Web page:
Did you know that your everyday decisions are influenced by biases of which you are completely unaware? But we don’t want to be robots, milling through life making decisions automatically; we want to be rational, free-thinking individuals capable of taking all factors into consideration before making a decision!
If you want to make sure your decisions are rational and free of all unwanted biases, keep reading. The following article illustrates several common cognitive biases using relatable examples and provides advice on how to reduce their effects on your life.
What is cognitive bias and how does it affect our lives?
Cognitive bias can be defined as a systematic pattern that deviates from normal, rational judgment; this way of thinking often results in illogical inferences about situations and people.
Mental biases cause a person to create his or her own type of social reality, a subjective reality created from that person’s perceptions. This construction of the real world is not objective and may lead the individual to behave irrationally. This state of thinking can lead to:
- Perceptual distortion
- Inaccurate judgment
- Illogical interpretation
Where does cognitive bias originate?
Biases are the result of various processes that can be hard to distinguish. They include:
- Mental noise
- Heuristics (information processing shortcuts)
- Limited information processing capacity of the human brain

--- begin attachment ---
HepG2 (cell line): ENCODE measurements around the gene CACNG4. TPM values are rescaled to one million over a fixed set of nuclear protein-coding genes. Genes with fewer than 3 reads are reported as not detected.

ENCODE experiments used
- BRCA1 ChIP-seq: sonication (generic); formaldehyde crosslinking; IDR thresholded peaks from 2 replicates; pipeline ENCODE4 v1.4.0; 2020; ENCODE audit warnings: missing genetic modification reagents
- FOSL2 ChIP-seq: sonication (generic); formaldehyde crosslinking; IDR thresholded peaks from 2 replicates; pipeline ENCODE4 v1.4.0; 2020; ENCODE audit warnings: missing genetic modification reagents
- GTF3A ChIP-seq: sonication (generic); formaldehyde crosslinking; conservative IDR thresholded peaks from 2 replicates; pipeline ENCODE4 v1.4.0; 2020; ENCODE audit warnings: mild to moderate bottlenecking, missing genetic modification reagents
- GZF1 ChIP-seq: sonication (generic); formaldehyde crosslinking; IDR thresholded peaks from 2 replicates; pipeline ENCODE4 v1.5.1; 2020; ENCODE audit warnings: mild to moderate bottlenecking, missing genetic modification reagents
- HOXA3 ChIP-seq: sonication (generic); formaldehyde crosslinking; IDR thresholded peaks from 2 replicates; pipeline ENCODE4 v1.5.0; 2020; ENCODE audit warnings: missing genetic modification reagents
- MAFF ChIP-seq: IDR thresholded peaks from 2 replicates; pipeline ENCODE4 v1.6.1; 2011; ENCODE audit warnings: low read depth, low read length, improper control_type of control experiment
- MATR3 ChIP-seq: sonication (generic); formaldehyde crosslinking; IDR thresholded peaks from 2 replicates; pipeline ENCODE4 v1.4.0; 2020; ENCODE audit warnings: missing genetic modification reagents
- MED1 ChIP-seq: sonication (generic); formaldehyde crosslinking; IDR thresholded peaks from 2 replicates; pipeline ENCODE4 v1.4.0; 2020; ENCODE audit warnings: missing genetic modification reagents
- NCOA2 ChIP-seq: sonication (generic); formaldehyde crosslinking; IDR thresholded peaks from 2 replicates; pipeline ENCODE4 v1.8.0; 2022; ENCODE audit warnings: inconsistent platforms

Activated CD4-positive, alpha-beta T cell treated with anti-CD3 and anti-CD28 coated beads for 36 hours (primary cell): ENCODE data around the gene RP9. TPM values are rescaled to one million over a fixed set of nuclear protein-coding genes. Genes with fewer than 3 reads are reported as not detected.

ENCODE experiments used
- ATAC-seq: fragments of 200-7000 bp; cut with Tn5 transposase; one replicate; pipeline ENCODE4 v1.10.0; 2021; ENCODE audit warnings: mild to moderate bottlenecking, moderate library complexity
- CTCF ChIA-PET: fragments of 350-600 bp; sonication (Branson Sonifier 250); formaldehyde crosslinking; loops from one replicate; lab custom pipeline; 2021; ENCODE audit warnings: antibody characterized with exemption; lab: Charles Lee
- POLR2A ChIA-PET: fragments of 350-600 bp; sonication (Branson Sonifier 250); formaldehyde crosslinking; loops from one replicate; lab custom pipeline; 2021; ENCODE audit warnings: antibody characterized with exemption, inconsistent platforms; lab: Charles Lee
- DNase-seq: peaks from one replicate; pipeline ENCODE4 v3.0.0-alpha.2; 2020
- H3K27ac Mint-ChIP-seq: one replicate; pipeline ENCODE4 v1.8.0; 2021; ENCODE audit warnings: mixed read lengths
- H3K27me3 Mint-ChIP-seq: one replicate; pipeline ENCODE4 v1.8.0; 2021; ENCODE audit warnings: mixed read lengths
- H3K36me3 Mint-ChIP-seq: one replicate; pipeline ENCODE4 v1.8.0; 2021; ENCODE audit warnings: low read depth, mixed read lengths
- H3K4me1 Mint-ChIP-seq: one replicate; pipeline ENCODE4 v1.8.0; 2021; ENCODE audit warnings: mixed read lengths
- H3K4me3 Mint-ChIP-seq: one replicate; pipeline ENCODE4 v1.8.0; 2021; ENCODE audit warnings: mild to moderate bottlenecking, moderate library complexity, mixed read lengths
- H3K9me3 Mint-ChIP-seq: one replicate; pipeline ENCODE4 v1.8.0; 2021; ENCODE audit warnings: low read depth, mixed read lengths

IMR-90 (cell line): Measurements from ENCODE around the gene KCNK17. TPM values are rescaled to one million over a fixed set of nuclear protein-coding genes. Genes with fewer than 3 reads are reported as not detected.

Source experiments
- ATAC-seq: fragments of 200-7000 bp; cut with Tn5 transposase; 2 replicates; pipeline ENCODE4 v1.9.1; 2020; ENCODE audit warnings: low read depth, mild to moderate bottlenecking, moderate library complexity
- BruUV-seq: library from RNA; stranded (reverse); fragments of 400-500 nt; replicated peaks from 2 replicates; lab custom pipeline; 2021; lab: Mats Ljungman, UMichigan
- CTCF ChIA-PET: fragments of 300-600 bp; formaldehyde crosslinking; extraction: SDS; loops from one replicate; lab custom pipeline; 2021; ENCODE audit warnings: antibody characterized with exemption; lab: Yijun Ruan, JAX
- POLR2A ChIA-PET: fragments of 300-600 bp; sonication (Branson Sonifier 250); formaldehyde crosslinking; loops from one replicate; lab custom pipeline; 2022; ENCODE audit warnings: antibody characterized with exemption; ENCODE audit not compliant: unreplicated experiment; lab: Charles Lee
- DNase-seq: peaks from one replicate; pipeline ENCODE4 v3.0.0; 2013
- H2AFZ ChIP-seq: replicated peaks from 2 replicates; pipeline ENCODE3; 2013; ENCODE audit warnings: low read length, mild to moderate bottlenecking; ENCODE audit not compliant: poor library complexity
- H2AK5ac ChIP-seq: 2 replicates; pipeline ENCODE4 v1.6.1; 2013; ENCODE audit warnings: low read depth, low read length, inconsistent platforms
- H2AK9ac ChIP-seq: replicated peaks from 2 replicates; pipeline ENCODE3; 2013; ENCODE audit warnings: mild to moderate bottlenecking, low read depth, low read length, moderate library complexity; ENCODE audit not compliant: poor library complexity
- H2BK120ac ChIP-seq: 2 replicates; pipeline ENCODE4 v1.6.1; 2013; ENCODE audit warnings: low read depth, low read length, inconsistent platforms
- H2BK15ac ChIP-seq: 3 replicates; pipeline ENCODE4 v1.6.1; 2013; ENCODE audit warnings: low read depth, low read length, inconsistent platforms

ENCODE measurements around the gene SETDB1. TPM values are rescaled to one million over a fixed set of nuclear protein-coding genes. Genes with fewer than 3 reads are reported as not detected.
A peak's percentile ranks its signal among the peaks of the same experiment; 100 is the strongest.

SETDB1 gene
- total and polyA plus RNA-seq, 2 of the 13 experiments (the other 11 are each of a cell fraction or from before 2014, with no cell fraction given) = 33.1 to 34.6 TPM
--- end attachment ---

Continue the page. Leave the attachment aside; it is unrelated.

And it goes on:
- Moral/emotional motivations
- Social influence
Two psychologists, Israeli-American Daniel Kahneman and his colleague Amos Tversky, developed the idea of cognitive bias in the early 1970s while studying mankind’s inability to intuitively understand huge numbers. They used heuristics to explain mankind’s differences in decision-making and judgment, focusing on situations in which a person’s decision differs from rational choice theory.
A heuristic is a practical method of problem solving not intended to produce a perfect result. Examples include:
- Educated guess
- Rule of thumb
- Intuitive judgment
- Common sense
While easy for the human brain to compute, heuristics sometimes produce severe errors.
Real World Examples
There are many types of mental biases that have been scientifically defined. Below we focus on five common biases that have almost certainly played a role in your life and may have caused you to act irrationally.
Self-Serving Bias: the tendency to take responsibility for positive events, but to blame negative events on external factors.
Example: You receive an A+ on your essay and you attribute it to your hard work and skill (this is called internal attribution). Next week, you receive a C- on your essay. While you may have rushed through the assignment, you blame the teacher for your grade, saying that she didn’t explain the topic well enough (this is called external attribution).
Depressed individuals tend to flip the self-serving bias, blaming bad events on themselves.
Cause: The reason behind the self-serving bias is simple: we like to see ourselves succeed. When you make a decision or action that results from the self-serving bias, it is because you want to maintain or enhance your self-esteem and to perceive yourself favorably.
Psychologically speaking, there are two types of motivation that affect the self-serving bias: self-presentation and self-enhancement. In other words, we all want to seem and be awesome!